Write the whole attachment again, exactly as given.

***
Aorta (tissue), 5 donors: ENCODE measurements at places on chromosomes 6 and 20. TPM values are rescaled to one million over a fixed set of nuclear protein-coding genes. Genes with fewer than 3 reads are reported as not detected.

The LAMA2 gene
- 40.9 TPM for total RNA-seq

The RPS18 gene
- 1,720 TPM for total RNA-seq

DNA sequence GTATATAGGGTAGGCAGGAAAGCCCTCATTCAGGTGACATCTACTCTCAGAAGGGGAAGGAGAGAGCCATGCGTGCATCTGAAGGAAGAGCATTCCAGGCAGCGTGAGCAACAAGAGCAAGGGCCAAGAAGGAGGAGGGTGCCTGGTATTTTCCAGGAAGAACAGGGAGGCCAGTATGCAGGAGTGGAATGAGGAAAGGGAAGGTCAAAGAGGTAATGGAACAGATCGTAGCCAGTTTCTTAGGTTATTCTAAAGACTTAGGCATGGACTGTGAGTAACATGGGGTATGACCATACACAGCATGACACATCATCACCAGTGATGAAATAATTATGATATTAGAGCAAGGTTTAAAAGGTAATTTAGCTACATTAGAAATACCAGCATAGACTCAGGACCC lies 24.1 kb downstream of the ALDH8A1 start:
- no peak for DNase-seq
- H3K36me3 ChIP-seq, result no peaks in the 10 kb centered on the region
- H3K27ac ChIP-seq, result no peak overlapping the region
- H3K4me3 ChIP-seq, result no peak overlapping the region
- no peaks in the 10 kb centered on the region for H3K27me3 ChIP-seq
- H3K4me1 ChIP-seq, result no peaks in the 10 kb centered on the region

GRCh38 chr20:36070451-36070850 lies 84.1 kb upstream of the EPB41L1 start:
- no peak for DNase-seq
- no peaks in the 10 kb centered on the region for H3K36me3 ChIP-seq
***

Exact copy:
Aorta (tissue), 5 donors: ENCODE measurements at places on chromosomes 6 and 20. TPM values are rescaled to one million over a fixed set of nuclear protein-coding genes. Genes with fewer than 3 reads are reported as not detected.

The LAMA2 gene
- 40.9 TPM for total RNA-seq

The RPS18 gene
- 1,720 TPM for total RNA-seq

DNA sequence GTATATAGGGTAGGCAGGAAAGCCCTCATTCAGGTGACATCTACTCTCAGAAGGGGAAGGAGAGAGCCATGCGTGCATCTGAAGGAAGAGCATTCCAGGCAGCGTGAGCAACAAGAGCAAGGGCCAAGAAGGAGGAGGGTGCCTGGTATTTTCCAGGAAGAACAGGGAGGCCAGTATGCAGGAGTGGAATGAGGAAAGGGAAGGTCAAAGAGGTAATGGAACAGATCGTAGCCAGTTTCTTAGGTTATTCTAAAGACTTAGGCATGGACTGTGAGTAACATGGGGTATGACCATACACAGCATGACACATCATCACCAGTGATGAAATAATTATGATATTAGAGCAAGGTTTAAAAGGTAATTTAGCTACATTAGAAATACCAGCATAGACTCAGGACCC lies 24.1 kb downstream of the ALDH8A1 start:
- no peak for DNase-seq
- H3K36me3 ChIP-seq, result no peaks in the 10 kb centered on the region
- H3K27ac ChIP-seq, result no peak overlapping the region
- H3K4me3 ChIP-seq, result no peak overlapping the region
- no peaks in the 10 kb centered on the region for H3K27me3 ChIP-seq
- H3K4me1 ChIP-seq, result no peaks in the 10 kb centered on the region

GRCh38 chr20:36070451-36070850 lies 84.1 kb upstream of the EPB41L1 start:
- no peak for DNase-seq
- no peaks in the 10 kb centered on the region for H3K36me3 ChIP-seq